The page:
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Cuba Must Decide Between Journalism & Propaganda
July 28, 2016
By Fernando Ravsberg

HAVANA TIMES – A leader of the Communist Youth organization told me she
was a faithful reader of Cartas desde Cuba, clarifying that she does not
always agree with the articles of the site. She was very surprised when
I said that I don’t agree with some of the texts either.

“So why publish them?” she asked me and my answer was that I include
what I consider of interest to readers, beyond my point of view on the
matter and even in cases where I think diametrically different.

US Senator Marco Rubio, for example, is a person that I do not identify
with at all. However, we have published many of his statements and
proposals because we believe his projects affect Cubans, both here as
well as immigrants.

A few days ago I wrote a tweet with the phrase “Not even a thousand
manipulations by the national press can prevent Cubans from seeing
reality as it unfolds.” There was some commotion on social networks and
some were radicalized.

One reader who goes by “Fidel for Ever”, threatened me with expulsion
from the country, “don’t forget your immigration status, you are not
Cuban.” As he didn’t manage to frighten me he extended the threat to my
family, mentioning the name of one of my kids in the best of Mafioso style.

In Cuba the debate on the changes needed takes place in the newsrooms,
in the Journalists Association and anywhere where two communicators meet.
The paradox is that the phrase that unleashed the passions of ultras
wasn’t even mine but came from the of a from the
official Granma daily online. I reproduced the text because it is part
of the debate that is taking place in the Cuban media.

The next day, an anti-Castro reader criticized us because we published
an opinion of the president of the Cuban Journalists Association,
Antonio Molto, which justifies the work of the official media and
defends the relationship of the Communist Party with the press.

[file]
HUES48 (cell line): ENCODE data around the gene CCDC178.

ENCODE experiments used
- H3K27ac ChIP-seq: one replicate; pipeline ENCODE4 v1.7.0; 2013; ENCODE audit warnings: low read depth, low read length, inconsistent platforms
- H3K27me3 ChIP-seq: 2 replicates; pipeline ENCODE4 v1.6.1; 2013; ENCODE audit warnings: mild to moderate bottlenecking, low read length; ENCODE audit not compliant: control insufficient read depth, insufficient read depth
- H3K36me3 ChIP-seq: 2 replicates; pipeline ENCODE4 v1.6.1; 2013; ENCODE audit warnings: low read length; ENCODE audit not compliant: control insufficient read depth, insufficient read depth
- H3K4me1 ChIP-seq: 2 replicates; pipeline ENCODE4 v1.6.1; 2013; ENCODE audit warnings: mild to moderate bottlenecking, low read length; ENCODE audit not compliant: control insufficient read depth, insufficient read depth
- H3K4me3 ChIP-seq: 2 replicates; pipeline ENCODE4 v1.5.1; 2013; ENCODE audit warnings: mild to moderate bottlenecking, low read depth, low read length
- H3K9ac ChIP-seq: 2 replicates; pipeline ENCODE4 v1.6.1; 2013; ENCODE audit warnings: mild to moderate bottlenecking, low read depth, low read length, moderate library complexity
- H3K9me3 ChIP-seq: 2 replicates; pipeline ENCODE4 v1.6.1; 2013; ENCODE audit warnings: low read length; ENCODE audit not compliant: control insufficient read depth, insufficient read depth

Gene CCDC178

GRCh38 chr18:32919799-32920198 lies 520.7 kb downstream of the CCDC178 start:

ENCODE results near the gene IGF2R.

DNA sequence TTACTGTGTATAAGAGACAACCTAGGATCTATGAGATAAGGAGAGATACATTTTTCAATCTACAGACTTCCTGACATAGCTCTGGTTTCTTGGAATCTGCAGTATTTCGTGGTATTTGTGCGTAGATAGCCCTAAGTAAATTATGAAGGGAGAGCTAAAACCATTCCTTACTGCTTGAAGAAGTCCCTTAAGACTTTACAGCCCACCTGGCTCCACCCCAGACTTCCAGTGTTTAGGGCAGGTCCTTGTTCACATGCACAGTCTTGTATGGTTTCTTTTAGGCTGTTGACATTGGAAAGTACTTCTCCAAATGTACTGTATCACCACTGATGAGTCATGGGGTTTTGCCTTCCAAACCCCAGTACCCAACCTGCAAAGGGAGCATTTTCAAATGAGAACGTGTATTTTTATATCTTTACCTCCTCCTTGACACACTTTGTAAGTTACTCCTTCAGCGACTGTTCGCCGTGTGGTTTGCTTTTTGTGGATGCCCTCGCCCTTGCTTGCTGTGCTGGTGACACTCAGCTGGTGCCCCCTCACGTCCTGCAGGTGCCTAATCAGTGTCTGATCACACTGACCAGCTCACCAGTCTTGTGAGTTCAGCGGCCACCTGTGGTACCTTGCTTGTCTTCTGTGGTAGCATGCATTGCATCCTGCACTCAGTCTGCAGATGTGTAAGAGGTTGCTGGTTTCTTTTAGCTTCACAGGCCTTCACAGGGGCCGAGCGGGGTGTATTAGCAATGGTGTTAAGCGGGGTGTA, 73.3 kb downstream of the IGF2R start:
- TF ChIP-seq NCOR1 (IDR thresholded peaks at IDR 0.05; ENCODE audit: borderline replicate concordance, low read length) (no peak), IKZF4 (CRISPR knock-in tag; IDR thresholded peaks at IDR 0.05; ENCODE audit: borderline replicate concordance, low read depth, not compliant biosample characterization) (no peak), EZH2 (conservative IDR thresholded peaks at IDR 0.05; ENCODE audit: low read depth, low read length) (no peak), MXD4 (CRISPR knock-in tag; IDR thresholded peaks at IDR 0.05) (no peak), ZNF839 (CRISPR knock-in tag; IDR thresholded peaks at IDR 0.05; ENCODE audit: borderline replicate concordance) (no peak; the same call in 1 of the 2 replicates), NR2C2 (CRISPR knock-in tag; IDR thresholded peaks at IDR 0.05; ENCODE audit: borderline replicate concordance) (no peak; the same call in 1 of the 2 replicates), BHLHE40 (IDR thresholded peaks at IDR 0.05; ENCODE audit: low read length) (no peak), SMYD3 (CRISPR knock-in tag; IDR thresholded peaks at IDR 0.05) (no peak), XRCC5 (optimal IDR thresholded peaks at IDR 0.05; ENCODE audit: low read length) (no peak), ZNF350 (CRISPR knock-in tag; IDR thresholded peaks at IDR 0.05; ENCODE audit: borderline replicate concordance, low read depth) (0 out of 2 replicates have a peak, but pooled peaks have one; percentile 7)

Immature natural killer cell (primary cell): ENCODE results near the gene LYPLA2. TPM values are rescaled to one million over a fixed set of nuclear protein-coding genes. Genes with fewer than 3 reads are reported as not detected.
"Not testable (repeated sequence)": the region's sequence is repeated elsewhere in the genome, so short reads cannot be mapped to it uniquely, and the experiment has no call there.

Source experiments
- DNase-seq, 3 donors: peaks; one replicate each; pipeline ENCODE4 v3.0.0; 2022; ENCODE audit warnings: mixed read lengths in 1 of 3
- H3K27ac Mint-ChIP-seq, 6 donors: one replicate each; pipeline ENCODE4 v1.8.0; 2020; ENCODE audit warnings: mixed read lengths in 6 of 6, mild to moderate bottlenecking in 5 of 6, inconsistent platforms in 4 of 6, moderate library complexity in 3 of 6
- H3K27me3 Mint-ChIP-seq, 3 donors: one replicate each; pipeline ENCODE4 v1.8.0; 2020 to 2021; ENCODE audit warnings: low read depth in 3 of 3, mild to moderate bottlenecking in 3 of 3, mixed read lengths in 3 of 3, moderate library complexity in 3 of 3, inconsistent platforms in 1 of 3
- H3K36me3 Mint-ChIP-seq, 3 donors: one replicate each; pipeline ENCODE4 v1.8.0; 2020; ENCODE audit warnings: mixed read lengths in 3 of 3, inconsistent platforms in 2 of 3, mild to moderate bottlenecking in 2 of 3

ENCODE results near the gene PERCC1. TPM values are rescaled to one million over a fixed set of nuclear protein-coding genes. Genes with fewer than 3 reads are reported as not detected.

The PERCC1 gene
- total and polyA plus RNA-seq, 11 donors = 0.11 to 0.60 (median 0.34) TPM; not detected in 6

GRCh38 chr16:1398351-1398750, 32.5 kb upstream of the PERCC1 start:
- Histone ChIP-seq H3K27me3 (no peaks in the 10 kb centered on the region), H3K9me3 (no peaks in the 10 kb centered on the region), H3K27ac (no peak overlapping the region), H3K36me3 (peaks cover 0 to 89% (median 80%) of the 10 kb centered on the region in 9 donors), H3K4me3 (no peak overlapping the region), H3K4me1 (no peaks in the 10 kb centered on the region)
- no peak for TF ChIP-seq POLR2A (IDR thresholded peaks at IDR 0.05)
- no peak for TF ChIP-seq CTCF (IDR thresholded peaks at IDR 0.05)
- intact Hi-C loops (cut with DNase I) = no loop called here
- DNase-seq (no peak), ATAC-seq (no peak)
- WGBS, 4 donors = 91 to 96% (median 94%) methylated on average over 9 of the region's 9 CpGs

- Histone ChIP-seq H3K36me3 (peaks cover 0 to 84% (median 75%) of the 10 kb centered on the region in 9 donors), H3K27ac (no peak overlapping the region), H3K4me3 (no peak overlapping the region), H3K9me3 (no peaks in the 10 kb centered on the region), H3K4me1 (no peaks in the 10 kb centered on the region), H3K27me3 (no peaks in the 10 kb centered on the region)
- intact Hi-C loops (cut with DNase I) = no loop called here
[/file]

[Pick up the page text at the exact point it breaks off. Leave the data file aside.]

Others were suspect of dark intentions in a report we ran on people
living on the streets of Miami for failing to pay their rent. The Cuban
migration potential towards that city is more than enough to consider it
a topic of interest.

Behind these misunderstandings is the concept of journalism-propaganda,
in which diffusion is given only to the politically correct subjects,
while journalists are pressed not to criticize and encouraged to leave
those who think differently without a voice.

I just watched a Cuban TV program praising the achievements of the sugar
harvest in a province, without saying a word about the disappointing
production in the rest of the country. It’s like praising the strength
of a chain mentioning the only link that wasn’t broken.

The information policy of Cuba is decided by a small group of officials
who know so little about communication that they have come to develop
the same front page for all newspapers. Photo: Raquel Perez Diaz
Meanwhile, a friend who arrived to the island, after spending 15 days in
Miami, asked about the situation in Cuba because the TV channels of that
city speak of hunger, impending blackouts and popular uprisings.

The problem facing Cuban journalism –on both sides of the Florida
Straits- goes far beyond censorship, it delves into a concept that makes
the press a tool for politics and the journalists into ideological
soldiers affiliated with one side or the other.

Nor is it an exclusively Cuban problem. Many media in Latin America and
are owned by powerful economic groups and are used to promote
their businesses and demonize politicians who oppose them.

In the US all the mainstream press supported the war against Iraq
knowing that there was no evidence of weapons of mass destruction. The
New York Times had the decency to apologize publicly afterwards but that
did not reduce the number of Iraqi civilians killed.

However, the evil of many is the consolation of fools. In addition, Cuba
has a unique position, it has talented journalists, all media are under
state control, and both the population and the government call for a
change in the press.

Those who defend the current state of things “scare” us by saying that
the alternative is the private media, but that’s just a lie used to
“outlaw” any initiative. The Constitution actually allows public media
and even the creation of journalist cooperatives.

So why do they keep discussing the same old thing year after year at the
Journalists Association and get nowhere? Why not take some practical
steps? Why not allow a “pilot project” with a particular media? Why not
let the people finance it?

We would find millions of Cubans willing to contribute money out of
their pockets to fund a public media covering their information needs
with communicators that respond to readers and not to a small group of
opaque officials.

Instead, the censors provoke another of their little wars recently
prohibiting journalists from writing on the side for non-state media
programs like El Toque of Radio Nederland, because “it’s financed by the
enemy.” They are so lost that they didn’t know that the program is about
to disappear in a couple months due to a lack of funding.

The truth cannot be found by persecuting journalists in cyberspace. It
would be more useful to create attractive media offering editorial
and a living wage, a place where young people develop an honest
job which they can be proud of.

Source: Cuba Must Decide Between Journalism & Propaganda – Havana
Times.org – www.havanatimes.org/?p=120227

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